CEDAR RAPIDS - If confirmed for a national post, Iowa’s agriculture secretary said Thursday he would ensure crop insurance remains as a support for the country’s farmers.
“I read it as I wrote it. Crop insurance is the most important part of the farm safety net,” Bill Northey said in opening remarks during a hearing on his nomination to serve in the U.S. Department of Agriculture.
“While our farm safety net has worked for many, many producers, I do also hear that there are producers who are left out. I am committed to this committee to work with you to make sure all producers have the risk management tools that they need,” Northey added.
The U.S. Senate Agriculture Committee held a hearing for just over an hour Thursday to vet Northey’s nomination to serve as the USDA’s Undersecretary for Farm Production and Conservation. The hearing also included Nebraska Department of Agriculture Director Greg Ibach, who has been nominated to a separate USDA position.
Committee Chairman Sen. Pat Roberts, R-Kansas, hailed Northey and Ibach as farmers with “boots-on-the-ground” experience.
“They know what weighs on the minds of farmers and ranchers, the challenges they face on daily basis, and the focus and drive they put into their life’s work,” Roberts said.
The committee’s ranking Democrat, Sen. Debbie Stabenow of Michigan, pushed Northey to expand access to crop insurance and prioritize land and water conservation practices.
“I know you personally understand that agriculture needs to be a part of the solution in addressing water quality issues,” Stabenow said. “If confirmed for this role, I urge you to continue to prioritize the protection of our land and our water.”
President Donald Trump officially selected Northey in September to serve in the USDA. The FPAC secretary would oversee three USDA agencies: the Farm Service Agency, the Natural Resources Conservation Service and the Risk Management Agency. Programs under the role would include crop insurance, conservation, disaster assistance and producer lending services, Roberts said Thursday.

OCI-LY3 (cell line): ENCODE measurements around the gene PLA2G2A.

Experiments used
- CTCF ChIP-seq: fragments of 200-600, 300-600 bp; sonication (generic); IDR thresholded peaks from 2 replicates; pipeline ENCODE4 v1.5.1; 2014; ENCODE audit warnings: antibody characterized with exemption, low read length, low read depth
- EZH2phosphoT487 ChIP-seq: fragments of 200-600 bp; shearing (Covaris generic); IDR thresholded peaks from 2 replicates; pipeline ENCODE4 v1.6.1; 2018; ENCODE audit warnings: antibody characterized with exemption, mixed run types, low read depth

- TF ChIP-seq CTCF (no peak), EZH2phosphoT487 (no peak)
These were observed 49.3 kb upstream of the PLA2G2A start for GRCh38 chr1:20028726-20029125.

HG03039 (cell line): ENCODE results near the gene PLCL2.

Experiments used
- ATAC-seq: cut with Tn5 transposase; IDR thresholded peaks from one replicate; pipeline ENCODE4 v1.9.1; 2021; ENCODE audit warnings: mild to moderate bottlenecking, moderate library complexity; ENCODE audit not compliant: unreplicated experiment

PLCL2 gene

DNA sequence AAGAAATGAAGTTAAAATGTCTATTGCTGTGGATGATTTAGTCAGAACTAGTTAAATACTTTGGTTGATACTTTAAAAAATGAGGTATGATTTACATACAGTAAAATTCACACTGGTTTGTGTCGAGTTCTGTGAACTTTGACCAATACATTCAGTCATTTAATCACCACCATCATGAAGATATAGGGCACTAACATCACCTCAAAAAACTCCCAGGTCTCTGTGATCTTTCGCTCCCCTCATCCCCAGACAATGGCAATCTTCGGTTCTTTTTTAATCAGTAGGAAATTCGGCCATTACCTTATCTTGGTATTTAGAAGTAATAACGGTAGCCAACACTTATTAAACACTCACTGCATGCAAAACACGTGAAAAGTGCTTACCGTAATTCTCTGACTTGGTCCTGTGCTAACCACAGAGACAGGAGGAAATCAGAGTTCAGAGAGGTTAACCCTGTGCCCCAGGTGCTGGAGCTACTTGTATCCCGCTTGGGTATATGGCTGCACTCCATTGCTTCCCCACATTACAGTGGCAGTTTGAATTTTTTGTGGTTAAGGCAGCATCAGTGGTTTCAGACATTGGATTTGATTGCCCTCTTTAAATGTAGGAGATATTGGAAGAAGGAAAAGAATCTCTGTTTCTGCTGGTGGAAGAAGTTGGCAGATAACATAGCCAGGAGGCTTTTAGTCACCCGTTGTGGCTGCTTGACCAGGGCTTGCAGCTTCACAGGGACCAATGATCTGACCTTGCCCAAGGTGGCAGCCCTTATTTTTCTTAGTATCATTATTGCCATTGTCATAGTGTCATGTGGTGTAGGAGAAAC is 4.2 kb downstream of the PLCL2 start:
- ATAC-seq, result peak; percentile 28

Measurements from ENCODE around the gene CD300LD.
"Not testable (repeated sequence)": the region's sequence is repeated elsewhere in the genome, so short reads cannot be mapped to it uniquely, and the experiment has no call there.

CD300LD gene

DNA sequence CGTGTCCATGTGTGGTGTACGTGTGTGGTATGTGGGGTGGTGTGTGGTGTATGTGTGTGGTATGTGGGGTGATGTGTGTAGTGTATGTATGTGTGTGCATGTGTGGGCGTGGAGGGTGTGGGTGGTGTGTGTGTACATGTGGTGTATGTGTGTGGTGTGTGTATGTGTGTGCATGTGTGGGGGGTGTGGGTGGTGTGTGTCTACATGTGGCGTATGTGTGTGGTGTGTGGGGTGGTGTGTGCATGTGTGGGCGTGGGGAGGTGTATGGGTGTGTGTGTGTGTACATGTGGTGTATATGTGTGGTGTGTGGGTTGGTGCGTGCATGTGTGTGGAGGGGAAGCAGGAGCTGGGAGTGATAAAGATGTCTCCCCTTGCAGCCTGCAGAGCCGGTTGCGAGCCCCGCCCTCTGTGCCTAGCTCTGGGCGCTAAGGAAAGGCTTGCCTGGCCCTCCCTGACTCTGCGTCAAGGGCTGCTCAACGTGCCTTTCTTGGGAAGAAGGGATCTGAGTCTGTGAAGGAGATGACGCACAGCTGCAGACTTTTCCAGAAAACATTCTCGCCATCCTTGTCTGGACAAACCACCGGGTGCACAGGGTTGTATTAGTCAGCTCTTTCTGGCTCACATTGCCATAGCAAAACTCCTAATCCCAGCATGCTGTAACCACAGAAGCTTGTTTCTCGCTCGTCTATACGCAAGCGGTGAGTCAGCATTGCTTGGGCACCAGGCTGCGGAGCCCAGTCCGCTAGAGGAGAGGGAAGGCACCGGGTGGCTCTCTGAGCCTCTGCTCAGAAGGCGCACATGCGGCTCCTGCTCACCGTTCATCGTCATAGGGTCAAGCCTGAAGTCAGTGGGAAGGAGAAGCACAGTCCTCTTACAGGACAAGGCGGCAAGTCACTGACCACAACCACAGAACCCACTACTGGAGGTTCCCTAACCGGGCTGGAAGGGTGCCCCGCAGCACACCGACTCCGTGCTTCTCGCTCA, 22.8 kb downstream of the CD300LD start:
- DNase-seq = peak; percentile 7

Northey told committee members of conservation efforts in Iowa, including the state’s nutrient reduction strategy and planting of cover crops.
“The momentum is really growing. Do we have a long ways to go? Absolutely. We have lots more that needs to get done, but what I’m excited about is the momentum, both in the interest of farmers” and outside groups, Northey said.
Northey’s nomination still requires a vote by the Senate Agriculture Committee and then the full Senate.
“We’re going to do that as expeditiously as we possibly can,” Roberts said of his committee’s vote.
Both of Iowa’s U.S. senators, Republicans Chuck Grassley and Joni Ernst, are members of the Agriculture Committee.
Should the Senate approve his nomination, Northey would be sworn in to the post and resign as Iowa’s Agriculture Secretary.
Iowa Gov. Kim Reynolds would appoint Northey’s replacement, who would serve the rest of his term. The state position is up for election in 2018. A spokeswoman for the governor said Thursday her office still is gathering resumes and did not have an update on possible successors.
Northey, a Spirit Lake corn and soybean farmer, has served in multiple roles with state and national farm groups. A Republican, he is currently serving his third term as the state’s agriculture secretary and is a state co-chair of Reynolds’ 2018 gubernatorial campaign.
“I will be an advocate within the administration for the producers in the countryside,” Northey said at Thursday’s hearing.
Northey, 58, graduated from Iowa State University with a degree in agricultural business and received a master’s in business administration from Southwest Minnesota State University. He and his wife, Cindy, have three children.
Introducing Northey on Thursday, Grassley hailed him for his leadership during an outbreak of avian flu in Iowa two years ago and his conservation work in the state.
“Perhaps his most important quality is his vision that he has shown leading the Iowa Department of Agriculture. As an example, Bill was focused on water quality issues in Iowa years before many farmers and press outlets became engaged,” Grassley said.
Grassley’s grandson, state Rep. Pat Grassley, is among the names circulated as possible replacements for Northey.